Lancor Parties argue that the IH Exclusion is not applicable and should not be a basis to deny coverage to Lancor Parties for the Fire. The Policy provided the following: "Increased Hazard - We' do not pay for loss occurring while the hazard has been materially increased by any means within your' knowledge of your' control." (A. Compl. Par. 17). Lancor Parties argue that, under case law, such an exclusion has been deemed to apply only if there was an increase in the hazard over and above any hazard that existed at the time the Policy was issued. Lancor Parties argue that since Harleysville alleges that the August 2012 Damage occurred prior to the latest renewal in December 2012, the increased hazard already existed and does not fall under the IH Exclusion. Lancor Parties cite a variety of caselaw, such as Imperial Ins. Co. v. National Homes Acceptance Corp., 626 S.W.2d 327 (Tex. App. 1981), which is not controlling precedent and is merely persuasive precedent. (Reply 3).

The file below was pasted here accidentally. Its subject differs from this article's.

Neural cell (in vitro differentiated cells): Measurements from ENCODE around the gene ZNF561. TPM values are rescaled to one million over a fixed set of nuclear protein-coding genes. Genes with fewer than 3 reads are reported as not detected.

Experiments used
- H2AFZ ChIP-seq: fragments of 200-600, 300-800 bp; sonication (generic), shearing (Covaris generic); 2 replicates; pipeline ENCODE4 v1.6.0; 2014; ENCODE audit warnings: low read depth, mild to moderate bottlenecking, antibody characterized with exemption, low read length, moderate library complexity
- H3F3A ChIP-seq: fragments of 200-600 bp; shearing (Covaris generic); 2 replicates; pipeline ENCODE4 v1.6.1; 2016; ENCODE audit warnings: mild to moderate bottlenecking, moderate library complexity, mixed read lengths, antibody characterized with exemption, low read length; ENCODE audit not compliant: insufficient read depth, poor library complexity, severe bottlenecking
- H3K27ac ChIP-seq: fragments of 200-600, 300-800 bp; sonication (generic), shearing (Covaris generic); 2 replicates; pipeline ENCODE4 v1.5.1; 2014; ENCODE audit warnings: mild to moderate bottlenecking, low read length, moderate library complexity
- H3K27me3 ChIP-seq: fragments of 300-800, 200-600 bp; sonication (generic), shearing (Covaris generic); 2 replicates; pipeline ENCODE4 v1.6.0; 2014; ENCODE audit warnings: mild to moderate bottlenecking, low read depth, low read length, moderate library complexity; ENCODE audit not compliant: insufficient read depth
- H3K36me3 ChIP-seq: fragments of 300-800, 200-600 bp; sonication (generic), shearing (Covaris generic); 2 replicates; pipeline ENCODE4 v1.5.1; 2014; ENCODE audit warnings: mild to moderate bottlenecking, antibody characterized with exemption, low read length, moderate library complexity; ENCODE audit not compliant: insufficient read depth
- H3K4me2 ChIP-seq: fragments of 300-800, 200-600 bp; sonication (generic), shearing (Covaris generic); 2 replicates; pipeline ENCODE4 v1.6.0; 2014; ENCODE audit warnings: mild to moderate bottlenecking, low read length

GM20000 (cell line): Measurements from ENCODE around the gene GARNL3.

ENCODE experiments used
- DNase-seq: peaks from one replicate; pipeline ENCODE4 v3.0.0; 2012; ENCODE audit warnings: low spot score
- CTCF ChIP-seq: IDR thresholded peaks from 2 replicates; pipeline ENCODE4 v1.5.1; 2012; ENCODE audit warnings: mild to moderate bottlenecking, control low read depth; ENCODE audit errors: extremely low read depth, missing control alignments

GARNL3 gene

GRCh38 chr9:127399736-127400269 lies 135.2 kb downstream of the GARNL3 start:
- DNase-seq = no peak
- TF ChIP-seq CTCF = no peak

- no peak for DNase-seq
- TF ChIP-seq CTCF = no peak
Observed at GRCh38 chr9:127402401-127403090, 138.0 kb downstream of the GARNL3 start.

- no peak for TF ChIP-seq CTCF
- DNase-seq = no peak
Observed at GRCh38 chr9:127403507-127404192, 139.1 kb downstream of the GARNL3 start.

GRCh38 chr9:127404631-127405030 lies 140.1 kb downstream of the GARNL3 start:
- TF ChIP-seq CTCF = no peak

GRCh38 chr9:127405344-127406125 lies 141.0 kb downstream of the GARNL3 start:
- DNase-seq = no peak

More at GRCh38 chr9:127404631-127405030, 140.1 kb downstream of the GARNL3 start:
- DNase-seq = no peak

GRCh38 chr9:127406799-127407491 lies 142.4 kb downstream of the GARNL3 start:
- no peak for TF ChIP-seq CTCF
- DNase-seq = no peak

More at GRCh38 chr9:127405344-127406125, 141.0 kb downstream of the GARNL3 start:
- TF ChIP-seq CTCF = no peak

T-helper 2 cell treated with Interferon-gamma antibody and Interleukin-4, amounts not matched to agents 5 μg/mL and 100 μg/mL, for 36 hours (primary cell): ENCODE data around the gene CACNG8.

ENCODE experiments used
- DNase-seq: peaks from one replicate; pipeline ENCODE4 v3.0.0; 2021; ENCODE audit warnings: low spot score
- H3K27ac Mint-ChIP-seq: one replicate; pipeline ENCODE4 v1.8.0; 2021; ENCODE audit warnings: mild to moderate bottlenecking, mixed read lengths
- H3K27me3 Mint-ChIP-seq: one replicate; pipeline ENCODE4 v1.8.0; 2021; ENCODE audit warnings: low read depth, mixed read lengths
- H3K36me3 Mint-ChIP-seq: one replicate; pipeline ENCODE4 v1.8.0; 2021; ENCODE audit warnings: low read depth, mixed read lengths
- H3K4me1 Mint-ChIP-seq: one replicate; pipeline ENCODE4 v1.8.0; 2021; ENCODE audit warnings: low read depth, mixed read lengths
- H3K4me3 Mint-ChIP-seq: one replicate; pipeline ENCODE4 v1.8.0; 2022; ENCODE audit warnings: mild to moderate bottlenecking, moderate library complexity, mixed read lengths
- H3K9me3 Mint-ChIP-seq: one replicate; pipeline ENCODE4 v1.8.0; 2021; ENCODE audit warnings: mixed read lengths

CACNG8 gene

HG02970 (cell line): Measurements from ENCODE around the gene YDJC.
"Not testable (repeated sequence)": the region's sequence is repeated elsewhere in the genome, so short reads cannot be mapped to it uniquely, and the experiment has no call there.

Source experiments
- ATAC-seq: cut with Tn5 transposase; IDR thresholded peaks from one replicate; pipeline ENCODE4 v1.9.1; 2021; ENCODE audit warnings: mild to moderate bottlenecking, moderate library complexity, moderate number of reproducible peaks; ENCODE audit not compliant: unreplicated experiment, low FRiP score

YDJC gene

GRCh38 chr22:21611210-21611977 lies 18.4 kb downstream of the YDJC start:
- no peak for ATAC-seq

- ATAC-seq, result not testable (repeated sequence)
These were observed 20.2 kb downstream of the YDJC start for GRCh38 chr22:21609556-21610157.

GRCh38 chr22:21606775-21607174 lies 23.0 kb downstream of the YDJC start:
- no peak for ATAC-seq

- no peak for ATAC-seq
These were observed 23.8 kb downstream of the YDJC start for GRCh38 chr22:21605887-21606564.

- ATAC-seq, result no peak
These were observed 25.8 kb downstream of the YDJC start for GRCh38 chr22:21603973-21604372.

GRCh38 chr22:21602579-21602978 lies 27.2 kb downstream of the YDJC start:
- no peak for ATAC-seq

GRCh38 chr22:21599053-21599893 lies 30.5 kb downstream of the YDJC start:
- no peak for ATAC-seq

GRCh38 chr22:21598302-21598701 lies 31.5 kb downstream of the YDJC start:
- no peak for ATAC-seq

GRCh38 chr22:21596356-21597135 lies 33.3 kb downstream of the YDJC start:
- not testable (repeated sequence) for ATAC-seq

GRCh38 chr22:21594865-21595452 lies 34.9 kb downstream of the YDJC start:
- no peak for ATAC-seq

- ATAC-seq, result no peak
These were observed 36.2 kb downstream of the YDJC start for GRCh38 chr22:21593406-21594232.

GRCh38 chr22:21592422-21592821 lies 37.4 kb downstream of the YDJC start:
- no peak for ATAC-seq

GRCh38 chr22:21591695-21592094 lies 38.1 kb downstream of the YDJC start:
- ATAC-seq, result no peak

Lancor Parties also cite Rossini v. St. Paul Fire & Marine Ins. Co. of St. Paul, Minn., 188 P. 564 (Cal. 1920) and Security Ins. Co. of New Haven v. Dazey, 78 F.2d 537 (7th Cir. 1935), which relies on Rossini. (Mot. 6). In Rossini, the court held that "[t]he term increase of hazard denotes an alteration or change in the situation or condition of the property insured which tends to increase the risk..., and ordinarily refers only to such hazard as results from physical changes in the insured property after the issuance of the policy." Id. at 568 (emphasis in original)(internal quotations omitted). However, in Rossini, the court indicated that such a principle is premised on an apparent waiver by the insurer as to such a hazard, stating that, " in the absence of fraud or concealment, the hazard in respect to the risk assumed cannot be enhanced or enlarged by a mere continuation of the conditions and uses existing at the time the policy was issued." Id. (emphasis added).